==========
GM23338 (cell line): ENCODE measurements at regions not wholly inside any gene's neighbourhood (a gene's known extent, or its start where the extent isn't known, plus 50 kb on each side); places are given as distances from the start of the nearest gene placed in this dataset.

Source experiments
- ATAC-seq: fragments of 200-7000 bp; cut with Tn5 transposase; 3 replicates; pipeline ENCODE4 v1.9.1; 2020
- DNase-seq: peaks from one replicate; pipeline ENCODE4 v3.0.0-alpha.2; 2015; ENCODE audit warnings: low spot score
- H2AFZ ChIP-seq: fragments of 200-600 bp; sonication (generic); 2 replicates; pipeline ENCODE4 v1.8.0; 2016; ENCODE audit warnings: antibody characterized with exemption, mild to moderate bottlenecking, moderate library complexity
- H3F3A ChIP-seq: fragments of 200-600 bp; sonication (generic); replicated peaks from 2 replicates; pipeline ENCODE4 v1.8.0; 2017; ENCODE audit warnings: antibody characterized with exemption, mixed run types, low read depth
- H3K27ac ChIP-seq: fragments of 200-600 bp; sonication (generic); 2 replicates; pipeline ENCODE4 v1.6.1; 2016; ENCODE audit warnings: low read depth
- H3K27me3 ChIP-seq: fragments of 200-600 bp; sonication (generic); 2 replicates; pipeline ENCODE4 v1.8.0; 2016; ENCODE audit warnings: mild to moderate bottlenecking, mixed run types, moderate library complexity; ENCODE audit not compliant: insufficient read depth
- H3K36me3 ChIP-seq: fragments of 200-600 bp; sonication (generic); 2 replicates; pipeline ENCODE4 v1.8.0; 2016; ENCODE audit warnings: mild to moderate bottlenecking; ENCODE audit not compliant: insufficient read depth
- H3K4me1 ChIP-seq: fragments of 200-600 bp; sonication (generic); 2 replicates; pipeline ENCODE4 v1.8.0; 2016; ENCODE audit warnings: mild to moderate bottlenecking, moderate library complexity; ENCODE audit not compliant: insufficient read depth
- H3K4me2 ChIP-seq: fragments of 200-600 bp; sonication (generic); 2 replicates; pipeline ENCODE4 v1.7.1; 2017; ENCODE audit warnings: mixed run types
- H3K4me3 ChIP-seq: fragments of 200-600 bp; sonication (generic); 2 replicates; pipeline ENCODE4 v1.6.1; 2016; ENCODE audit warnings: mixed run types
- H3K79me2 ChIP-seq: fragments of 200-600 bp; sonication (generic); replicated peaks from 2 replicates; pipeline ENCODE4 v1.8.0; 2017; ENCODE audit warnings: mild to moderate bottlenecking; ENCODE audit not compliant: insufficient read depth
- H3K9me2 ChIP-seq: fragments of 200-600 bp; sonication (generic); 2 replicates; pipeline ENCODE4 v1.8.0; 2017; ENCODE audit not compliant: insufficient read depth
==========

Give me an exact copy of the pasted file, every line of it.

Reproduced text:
GM23338 (cell line): ENCODE measurements at regions not wholly inside any gene's neighbourhood (a gene's known extent, or its start where the extent isn't known, plus 50 kb on each side); places are given as distances from the start of the nearest gene placed in this dataset.

Source experiments
- ATAC-seq: fragments of 200-7000 bp; cut with Tn5 transposase; 3 replicates; pipeline ENCODE4 v1.9.1; 2020
- DNase-seq: peaks from one replicate; pipeline ENCODE4 v3.0.0-alpha.2; 2015; ENCODE audit warnings: low spot score
- H2AFZ ChIP-seq: fragments of 200-600 bp; sonication (generic); 2 replicates; pipeline ENCODE4 v1.8.0; 2016; ENCODE audit warnings: antibody characterized with exemption, mild to moderate bottlenecking, moderate library complexity
- H3F3A ChIP-seq: fragments of 200-600 bp; sonication (generic); replicated peaks from 2 replicates; pipeline ENCODE4 v1.8.0; 2017; ENCODE audit warnings: antibody characterized with exemption, mixed run types, low read depth
- H3K27ac ChIP-seq: fragments of 200-600 bp; sonication (generic); 2 replicates; pipeline ENCODE4 v1.6.1; 2016; ENCODE audit warnings: low read depth
- H3K27me3 ChIP-seq: fragments of 200-600 bp; sonication (generic); 2 replicates; pipeline ENCODE4 v1.8.0; 2016; ENCODE audit warnings: mild to moderate bottlenecking, mixed run types, moderate library complexity; ENCODE audit not compliant: insufficient read depth
- H3K36me3 ChIP-seq: fragments of 200-600 bp; sonication (generic); 2 replicates; pipeline ENCODE4 v1.8.0; 2016; ENCODE audit warnings: mild to moderate bottlenecking; ENCODE audit not compliant: insufficient read depth
- H3K4me1 ChIP-seq: fragments of 200-600 bp; sonication (generic); 2 replicates; pipeline ENCODE4 v1.8.0; 2016; ENCODE audit warnings: mild to moderate bottlenecking, moderate library complexity; ENCODE audit not compliant: insufficient read depth
- H3K4me2 ChIP-seq: fragments of 200-600 bp; sonication (generic); 2 replicates; pipeline ENCODE4 v1.7.1; 2017; ENCODE audit warnings: mixed run types
- H3K4me3 ChIP-seq: fragments of 200-600 bp; sonication (generic); 2 replicates; pipeline ENCODE4 v1.6.1; 2016; ENCODE audit warnings: mixed run types
- H3K79me2 ChIP-seq: fragments of 200-600 bp; sonication (generic); replicated peaks from 2 replicates; pipeline ENCODE4 v1.8.0; 2017; ENCODE audit warnings: mild to moderate bottlenecking; ENCODE audit not compliant: insufficient read depth
- H3K9me2 ChIP-seq: fragments of 200-600 bp; sonication (generic); 2 replicates; pipeline ENCODE4 v1.8.0; 2017; ENCODE audit not compliant: insufficient read depth